Crossing the Threshold of the Gateway

Part of the reason technology gets confusing is a lack of suitable words to describe the things that matter.

The things of interest aren't just wedged between nonsense adjectives, stifled in a hyperbolic fog nearly as thick as the air in the Crescent City last week. They also masquerade as each other, descriptively.

On the 2002 National Show floor, things called "gateways" lined the booths of set-top, home-networking, telephony, and cable-modem suppliers. (It's the industrial version of To Tell the Truth: Will the real residential gateway please stand up?)

In each case, the "gateway" descriptor was legitimate: All existed to usher in new services, through one door or another. But that hardly helps those of us trying to distinguish the scary from the benign, the useful from the useless or the real from the hype.

We live and work in a time in which the worlds of data and telecommunications are on an unstoppable and widening junction with cable's core video business. It follows that equipment suppliers old and new are in a development frenzy: If multiple services can be folded into one box — instead of one service per box — then everybody wants to be the maker of that box.


Set-top suppliers want to add a cable modem, router and hard drive, in various combinations, to the piece of hardened plastic that does its work near the TV set.

Cable-modem makers want to adjoin the stuff of voice services — or latch on a router, or a bridger, or all — making the PC the head of the broadband household.

Because these decisions carry enormous economic and strategic implications, few cable operators are far enough along in the thought process to know which hardware combinations make the most sense.

So perhaps it makes more sense to look beyond what these things are called, and more at what they do. Reverse translations, in a sense.

A digital set-top with a built-in cable modem adds two things: A better background signal path for the basic back-and-forth stuff of everyday operations, and a way to incorporate the fruits of the Internet. (Today's press releases call this box "advanced" or "next-generation.")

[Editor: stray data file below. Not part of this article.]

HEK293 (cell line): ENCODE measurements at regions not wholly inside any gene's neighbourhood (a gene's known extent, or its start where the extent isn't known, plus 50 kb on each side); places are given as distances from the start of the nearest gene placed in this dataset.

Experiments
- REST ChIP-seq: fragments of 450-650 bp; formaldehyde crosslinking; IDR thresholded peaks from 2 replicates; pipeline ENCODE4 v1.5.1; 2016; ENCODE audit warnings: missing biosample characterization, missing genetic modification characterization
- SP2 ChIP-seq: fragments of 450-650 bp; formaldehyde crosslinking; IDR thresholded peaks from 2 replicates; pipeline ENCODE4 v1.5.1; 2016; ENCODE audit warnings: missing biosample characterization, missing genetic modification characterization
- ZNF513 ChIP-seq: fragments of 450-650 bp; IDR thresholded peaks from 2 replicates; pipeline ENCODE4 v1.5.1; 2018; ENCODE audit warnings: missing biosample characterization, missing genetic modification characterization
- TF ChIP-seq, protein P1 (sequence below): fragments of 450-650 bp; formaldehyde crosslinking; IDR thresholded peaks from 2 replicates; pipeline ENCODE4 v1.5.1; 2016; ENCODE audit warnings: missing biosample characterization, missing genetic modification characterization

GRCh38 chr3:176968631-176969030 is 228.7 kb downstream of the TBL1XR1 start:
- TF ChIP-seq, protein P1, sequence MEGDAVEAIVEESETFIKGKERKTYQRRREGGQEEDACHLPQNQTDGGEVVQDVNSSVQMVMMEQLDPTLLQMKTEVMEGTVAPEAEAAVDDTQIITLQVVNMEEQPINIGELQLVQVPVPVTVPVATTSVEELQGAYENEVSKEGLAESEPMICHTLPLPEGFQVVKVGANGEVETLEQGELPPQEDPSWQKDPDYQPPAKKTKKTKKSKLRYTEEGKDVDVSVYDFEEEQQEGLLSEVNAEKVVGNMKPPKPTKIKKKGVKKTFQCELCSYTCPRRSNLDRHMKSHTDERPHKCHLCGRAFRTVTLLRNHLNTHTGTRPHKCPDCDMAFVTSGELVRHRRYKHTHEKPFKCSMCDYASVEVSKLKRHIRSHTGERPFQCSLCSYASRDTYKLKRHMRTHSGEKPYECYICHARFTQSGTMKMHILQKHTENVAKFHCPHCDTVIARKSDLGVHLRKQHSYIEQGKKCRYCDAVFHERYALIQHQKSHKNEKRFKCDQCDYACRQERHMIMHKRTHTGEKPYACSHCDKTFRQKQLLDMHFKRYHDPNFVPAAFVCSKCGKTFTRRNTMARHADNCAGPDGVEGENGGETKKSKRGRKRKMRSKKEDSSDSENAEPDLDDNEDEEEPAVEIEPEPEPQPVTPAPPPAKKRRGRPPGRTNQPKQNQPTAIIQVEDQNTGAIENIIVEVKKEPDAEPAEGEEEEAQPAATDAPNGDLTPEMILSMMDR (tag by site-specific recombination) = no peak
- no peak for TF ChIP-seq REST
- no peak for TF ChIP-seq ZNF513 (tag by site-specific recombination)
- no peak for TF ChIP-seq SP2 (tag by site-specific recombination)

Add a hard disk, and it becomes a cable-specific digital video recorder, or DVR, with a list price ranging from $650 to $800. Add a router, and it can shuttle the stuff of the Internet, as well as captured content, to other TVs or the stereo. (Today's lingo is all over this one — "residential gateway," "home media server," "media gateway.")

Then there's the cable-modem camp. Add the circuits that handle voice-over-Internet protocol, and a few RJ-11 jacks, and it's a box that does both broadband Internet access and phone calls. (This usually goes by "multimedia terminal adapter," or MTA.)

Add a router, and it becomes a way to link all the PCs in the house. (In today's language, this device is also sometimes known as a "residential gateway.")

Economically, the least expensive combination box is probably the cable-modem/VoIP unit. Cable-modem prices are (unbelievably) now in the north $50s, which is a far cry from the $200-plus starting point for digital set-tops.


Strategically, the most interesting is probably the box that also handles high-definition TV, for four reasons:

  • Upwards of 2 million HDTV displays, now in the $1500 range, are expected to sell into multichannel video homes this year;
  • Offering HDTV over cable requires a new box;
  • A new box means a visit to the home;
  • The people who buy $1500 television sets are probably the same people who like the idea of on-demand TV, networking other sets and PCs and getting to the Internet more quickly.

And, of course, it's never just the box, despite all the convention hoopla.

There's the physical cable network and its architecture, which affects the available bandwidth to and from homes. There's the headend controllers, and the back-office tasks to initiate service, handle trouble calls, terminate service and send bills.

As far as terminology goes, unless we create wholly new words — Liberate Technologies Inc.'s Mitchell Kertzman gets two gold stars for "splatform," to replace "software platform" — the needle on the jargon meter will probably remain tilted toward robotic gibberish. That's the list of shapeless adjectives that unseasoned almost all of last week's technology news releases.

You know these words. Really. Robustly. You do. As a solutions provider in this scalable space, you're end-to-end in them.